.....in my conservatory. There's been a fair bit of interest of late in some of the "lost crops of the incas", plants grown in that great south american empire (and in many cases still enjoyed today in South America) but which have yet to spread through the rest of the world. Notable successes recently have include Quinoa and Oca both of which are starting to get popular. You can read about a number of these "Lost Crops" in this excellent online book btw). I'm growing a couple....
This is a rocoto (aka locoto or manzano) chilli. It's a completely different species to all the other chillis I grow and to any chilli you'll likely see in a supermarket or market anywhere in the world other than a few south american countries. Rocoto was prized by the incas for its taste and structure which are rather different from other capsicum varieties and it is also handy in that it grows in cooler climes than most due to a preference for high elevations. The species is named C. pubescens due to its hairy stems and leaves.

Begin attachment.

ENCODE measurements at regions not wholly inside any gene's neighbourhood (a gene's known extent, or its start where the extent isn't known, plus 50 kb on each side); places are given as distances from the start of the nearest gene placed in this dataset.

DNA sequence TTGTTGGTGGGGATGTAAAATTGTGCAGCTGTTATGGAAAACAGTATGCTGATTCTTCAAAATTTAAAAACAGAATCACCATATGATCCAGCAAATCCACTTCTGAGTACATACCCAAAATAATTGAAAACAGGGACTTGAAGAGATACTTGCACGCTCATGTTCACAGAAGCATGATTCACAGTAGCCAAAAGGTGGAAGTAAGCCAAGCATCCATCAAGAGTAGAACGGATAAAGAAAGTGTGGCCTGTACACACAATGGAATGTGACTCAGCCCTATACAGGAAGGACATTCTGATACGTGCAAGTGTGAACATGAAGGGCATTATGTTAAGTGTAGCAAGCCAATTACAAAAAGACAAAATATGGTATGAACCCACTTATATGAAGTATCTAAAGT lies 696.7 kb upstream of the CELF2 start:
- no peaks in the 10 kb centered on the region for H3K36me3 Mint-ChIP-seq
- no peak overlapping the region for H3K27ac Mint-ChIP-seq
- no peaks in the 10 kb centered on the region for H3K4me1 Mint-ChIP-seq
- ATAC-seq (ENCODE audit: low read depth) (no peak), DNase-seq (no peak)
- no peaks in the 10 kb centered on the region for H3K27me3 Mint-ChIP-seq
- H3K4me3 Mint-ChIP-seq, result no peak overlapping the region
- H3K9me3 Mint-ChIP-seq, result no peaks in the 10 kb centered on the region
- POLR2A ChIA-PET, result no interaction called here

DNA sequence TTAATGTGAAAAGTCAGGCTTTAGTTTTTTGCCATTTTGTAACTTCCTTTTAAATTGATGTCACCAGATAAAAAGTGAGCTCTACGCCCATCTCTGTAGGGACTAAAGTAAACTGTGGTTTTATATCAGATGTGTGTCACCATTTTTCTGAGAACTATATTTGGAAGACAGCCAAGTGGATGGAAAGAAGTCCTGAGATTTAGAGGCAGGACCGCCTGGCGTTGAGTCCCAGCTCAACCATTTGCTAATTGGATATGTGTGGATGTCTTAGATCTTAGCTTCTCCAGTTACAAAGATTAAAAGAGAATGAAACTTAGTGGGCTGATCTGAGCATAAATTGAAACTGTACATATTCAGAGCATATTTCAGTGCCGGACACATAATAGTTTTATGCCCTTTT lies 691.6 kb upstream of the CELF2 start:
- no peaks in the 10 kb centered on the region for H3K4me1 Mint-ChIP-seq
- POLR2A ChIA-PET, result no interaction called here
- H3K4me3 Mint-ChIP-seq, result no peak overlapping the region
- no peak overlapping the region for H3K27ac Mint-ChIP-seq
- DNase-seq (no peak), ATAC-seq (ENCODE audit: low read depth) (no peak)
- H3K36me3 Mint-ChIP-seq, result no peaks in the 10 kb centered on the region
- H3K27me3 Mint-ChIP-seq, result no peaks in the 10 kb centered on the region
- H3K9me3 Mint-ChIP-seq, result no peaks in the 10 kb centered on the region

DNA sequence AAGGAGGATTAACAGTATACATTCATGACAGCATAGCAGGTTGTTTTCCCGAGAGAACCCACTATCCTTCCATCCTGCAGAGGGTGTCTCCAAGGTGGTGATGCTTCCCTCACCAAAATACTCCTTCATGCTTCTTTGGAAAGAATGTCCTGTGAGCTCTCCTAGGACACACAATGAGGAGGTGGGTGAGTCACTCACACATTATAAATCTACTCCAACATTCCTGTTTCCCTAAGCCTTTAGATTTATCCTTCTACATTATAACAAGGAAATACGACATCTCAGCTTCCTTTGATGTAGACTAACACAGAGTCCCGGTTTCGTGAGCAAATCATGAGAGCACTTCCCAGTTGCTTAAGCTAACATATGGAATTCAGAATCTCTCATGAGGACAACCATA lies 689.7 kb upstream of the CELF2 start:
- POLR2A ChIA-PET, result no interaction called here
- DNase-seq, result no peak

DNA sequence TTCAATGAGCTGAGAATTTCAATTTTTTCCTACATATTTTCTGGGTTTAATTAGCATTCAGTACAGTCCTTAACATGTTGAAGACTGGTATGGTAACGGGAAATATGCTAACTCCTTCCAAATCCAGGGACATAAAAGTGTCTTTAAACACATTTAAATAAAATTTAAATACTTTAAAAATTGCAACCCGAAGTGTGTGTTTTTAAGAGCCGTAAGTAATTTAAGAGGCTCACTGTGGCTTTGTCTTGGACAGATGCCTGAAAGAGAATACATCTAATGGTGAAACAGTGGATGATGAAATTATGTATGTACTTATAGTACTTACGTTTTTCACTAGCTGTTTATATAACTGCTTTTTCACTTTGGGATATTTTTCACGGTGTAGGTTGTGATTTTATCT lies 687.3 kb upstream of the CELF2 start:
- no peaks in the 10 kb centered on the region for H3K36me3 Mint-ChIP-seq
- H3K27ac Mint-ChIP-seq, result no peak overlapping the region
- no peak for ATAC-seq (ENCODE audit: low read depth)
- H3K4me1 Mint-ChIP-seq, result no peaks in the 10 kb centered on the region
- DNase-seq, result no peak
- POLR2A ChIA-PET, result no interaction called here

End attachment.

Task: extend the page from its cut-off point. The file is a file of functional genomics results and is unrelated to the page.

Also unlike other chillis (but like many other nightshades) it flowers purple.
The plant above is "Fat Baby" Achocha, Cyclanthera brachyastacha, a curcubit. It should form a climbing plant covered with fruit which can be eaten raw when small (said to taste like "minty cucumber") or cooked when big (said to taste like green pepper or artichoke). I've heard a lot about what these taste like but no-one seems able to nail down a flavour. We will see how I describe the taste soon enough hopefully.